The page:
The Cost of Capitalism

Capitalism, the foundation for a free market, has its cost. It’s called inflation. And when that cost is accompanied by rising raw materials prices, especially in metals, that cost multiplies. We’ve all heard the arguments that we should at least stop using pennies in North America, since the average penny cost 1.25 cents to make in the US in 2006, and maybe even nickels, since they cost 5.73 cents to make in the US in 2006, but it seems that our problems in North America are nothing compared to the problems they have in India.

It seems that their rupee, worth about 2.5 cents in North America, is actually worth about 15 cents to your average resident if they melt it down and make razor blades. It’s as illegal there as it is here, but when your currency is worth at least 600% more as scrap metal, and at least 25% of your population is below the poverty line, it becomes a bigger problem than copper salvage in China. The coin shortage is so bad in some places that some tea gardens have had to resort to using card-board coin slips internally.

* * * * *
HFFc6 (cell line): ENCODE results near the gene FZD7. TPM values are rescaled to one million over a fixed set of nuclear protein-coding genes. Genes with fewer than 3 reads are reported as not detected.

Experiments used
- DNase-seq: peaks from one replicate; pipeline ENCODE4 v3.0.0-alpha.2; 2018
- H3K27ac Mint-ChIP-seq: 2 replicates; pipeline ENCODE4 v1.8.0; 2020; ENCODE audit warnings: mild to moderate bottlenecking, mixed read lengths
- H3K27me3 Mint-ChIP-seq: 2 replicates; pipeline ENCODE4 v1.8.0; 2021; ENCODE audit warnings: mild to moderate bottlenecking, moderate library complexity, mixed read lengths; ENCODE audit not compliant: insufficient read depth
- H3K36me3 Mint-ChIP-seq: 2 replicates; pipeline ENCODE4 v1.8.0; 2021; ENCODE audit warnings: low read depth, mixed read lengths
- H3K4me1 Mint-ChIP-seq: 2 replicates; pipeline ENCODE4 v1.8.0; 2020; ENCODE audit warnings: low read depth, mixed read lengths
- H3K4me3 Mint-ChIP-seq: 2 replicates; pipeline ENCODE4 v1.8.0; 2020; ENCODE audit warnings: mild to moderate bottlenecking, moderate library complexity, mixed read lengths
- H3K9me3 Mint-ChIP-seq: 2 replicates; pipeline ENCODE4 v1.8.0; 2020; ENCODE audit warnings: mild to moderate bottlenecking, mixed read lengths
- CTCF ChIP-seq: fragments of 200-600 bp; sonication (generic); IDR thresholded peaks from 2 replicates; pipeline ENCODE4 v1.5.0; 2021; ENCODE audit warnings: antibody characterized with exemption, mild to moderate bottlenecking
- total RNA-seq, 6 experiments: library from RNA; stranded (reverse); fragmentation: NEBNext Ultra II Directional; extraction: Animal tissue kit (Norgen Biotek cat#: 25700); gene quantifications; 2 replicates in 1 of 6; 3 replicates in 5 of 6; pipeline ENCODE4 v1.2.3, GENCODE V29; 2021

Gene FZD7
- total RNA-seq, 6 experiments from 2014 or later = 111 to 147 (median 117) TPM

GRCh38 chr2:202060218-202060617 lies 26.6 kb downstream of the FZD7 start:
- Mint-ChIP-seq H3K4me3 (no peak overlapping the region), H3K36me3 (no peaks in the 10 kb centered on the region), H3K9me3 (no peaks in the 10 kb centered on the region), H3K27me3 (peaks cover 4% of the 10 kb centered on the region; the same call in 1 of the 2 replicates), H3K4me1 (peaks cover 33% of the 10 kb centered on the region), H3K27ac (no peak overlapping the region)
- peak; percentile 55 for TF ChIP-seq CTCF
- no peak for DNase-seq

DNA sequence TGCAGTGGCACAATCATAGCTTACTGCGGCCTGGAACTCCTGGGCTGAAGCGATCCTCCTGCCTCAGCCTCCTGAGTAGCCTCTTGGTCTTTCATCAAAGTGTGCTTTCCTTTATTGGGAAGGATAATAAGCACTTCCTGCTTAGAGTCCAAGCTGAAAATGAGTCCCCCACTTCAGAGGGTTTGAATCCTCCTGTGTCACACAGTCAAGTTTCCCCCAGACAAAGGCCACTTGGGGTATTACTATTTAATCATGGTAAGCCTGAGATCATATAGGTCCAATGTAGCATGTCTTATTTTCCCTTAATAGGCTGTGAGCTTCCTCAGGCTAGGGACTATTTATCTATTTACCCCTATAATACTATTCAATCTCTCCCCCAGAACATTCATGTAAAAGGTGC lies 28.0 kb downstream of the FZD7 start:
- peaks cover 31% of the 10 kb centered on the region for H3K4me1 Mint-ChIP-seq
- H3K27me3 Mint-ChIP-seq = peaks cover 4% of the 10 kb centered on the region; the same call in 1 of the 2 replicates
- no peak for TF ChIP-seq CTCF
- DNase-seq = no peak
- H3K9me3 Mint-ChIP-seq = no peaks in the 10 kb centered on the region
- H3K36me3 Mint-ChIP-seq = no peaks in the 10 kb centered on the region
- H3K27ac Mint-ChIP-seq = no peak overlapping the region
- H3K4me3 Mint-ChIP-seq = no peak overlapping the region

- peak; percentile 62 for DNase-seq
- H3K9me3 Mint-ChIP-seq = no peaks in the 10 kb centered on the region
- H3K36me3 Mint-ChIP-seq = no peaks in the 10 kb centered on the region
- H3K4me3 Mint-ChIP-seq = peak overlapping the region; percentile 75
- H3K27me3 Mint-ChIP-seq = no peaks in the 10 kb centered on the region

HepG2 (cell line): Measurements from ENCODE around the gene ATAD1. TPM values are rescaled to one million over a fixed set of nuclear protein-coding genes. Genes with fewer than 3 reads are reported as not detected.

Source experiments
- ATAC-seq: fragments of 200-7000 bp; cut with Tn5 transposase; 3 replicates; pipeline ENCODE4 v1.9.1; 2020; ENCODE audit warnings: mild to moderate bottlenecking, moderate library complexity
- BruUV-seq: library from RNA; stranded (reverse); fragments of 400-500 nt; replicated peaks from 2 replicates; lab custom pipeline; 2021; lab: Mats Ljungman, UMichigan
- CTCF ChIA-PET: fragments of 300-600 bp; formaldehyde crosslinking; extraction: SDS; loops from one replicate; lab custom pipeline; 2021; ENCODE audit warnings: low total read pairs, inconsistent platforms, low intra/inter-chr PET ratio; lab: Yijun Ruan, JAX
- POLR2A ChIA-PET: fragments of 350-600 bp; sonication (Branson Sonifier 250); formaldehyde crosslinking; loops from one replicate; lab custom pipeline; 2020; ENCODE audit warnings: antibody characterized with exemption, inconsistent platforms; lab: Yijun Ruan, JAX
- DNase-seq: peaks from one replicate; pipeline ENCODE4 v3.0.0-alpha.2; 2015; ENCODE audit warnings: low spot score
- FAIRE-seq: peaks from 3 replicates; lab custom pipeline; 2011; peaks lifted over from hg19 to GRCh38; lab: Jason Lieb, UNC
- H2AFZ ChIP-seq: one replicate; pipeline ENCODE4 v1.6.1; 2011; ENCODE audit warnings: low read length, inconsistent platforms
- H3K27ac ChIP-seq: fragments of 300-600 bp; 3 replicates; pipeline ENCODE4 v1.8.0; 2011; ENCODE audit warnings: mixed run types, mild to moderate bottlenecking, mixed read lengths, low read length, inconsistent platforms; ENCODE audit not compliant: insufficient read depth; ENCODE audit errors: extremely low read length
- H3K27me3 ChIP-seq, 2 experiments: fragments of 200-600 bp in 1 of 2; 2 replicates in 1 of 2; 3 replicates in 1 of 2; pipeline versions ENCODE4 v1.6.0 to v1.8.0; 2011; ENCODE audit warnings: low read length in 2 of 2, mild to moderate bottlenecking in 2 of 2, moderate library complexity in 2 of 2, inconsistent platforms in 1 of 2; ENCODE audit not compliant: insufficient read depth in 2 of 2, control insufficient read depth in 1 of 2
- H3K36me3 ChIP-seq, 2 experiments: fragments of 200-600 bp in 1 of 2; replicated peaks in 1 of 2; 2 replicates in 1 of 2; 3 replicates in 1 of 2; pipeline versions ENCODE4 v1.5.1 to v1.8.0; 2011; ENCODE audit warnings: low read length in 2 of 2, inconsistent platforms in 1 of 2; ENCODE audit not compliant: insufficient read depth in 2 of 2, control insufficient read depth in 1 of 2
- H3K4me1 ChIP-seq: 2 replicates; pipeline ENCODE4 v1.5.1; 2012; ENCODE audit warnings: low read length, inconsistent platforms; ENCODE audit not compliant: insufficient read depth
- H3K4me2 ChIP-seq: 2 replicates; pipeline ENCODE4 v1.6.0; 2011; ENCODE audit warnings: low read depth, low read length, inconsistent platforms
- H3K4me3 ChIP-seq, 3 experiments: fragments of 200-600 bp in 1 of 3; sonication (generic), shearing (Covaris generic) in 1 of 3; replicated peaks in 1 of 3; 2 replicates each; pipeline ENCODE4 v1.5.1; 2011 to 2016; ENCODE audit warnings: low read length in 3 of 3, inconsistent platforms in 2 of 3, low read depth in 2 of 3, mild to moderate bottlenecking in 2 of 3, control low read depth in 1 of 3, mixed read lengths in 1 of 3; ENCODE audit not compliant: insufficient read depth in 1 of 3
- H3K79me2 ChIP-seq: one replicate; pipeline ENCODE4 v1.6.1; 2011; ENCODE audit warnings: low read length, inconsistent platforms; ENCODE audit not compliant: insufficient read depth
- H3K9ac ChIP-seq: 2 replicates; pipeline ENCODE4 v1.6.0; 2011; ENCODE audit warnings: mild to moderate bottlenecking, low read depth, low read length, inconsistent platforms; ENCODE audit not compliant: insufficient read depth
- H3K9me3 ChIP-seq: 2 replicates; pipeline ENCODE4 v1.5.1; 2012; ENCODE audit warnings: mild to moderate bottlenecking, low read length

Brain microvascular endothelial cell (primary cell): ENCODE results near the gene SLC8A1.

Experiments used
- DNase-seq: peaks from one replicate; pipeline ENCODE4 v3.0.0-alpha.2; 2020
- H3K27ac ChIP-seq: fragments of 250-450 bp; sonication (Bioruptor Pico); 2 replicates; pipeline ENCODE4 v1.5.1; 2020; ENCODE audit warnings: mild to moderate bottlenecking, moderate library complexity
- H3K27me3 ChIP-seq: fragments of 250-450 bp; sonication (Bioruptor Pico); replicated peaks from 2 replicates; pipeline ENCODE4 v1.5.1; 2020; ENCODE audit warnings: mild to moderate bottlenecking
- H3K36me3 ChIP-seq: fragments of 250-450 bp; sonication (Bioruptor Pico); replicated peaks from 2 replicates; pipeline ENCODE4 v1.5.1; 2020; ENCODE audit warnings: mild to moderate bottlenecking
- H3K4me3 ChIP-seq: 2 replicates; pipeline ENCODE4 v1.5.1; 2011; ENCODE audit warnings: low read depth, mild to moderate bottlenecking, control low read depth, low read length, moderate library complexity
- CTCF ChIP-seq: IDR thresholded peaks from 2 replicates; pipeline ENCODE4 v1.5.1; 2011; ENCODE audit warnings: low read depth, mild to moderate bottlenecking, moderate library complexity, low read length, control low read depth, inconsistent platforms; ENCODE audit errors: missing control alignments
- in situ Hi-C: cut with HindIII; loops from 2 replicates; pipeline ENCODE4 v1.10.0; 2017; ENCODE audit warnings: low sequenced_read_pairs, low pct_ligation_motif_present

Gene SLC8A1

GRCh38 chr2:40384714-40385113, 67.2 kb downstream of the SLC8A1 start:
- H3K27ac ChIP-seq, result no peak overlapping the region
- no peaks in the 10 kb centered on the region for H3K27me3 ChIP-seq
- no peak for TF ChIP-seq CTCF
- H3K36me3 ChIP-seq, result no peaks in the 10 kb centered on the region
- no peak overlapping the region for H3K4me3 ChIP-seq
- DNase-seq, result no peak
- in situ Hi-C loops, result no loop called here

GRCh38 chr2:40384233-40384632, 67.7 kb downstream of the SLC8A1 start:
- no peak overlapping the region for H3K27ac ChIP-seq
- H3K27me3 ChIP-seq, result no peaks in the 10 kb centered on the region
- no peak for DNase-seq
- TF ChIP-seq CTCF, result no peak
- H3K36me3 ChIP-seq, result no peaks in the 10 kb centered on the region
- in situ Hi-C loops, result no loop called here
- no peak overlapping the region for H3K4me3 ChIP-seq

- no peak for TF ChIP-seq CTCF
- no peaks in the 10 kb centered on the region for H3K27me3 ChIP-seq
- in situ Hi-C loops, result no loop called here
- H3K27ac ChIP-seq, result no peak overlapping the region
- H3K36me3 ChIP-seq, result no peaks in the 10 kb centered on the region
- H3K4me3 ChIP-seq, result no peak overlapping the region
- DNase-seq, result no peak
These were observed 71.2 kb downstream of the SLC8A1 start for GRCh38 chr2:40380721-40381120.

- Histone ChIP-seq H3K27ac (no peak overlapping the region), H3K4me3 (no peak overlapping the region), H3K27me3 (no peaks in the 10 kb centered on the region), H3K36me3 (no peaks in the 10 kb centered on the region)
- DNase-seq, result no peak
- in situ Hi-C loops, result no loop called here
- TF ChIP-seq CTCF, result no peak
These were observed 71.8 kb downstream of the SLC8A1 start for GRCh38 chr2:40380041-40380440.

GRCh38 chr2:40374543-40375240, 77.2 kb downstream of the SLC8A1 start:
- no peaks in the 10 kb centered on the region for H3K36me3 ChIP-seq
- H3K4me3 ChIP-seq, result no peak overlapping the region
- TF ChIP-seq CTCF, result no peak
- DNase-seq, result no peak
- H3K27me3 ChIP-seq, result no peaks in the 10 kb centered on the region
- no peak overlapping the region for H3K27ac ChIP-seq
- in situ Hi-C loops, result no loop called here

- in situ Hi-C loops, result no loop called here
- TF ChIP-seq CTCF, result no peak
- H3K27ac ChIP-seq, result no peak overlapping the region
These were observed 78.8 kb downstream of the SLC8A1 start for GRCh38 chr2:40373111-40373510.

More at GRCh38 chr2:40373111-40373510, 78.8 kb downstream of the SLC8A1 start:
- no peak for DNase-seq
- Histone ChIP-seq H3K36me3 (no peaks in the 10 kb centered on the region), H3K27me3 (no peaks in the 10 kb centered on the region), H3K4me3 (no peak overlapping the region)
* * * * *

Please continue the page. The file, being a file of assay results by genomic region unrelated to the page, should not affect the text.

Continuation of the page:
It’s a good thing the smugglers and grocers aren’t thinking globally, because razor blades these days cost a heck of a lot more than 2.5 cents! The going price is somewhere in the neighborhood of 2.22 cents for a Gillette Mach 3, or roughly 74 cents here in Canada (as evidenced by a recent Walmart receipt, which is the lowest cost seller in the area). If they ever figure this out, I doubt there’ll be a single rupee left in India!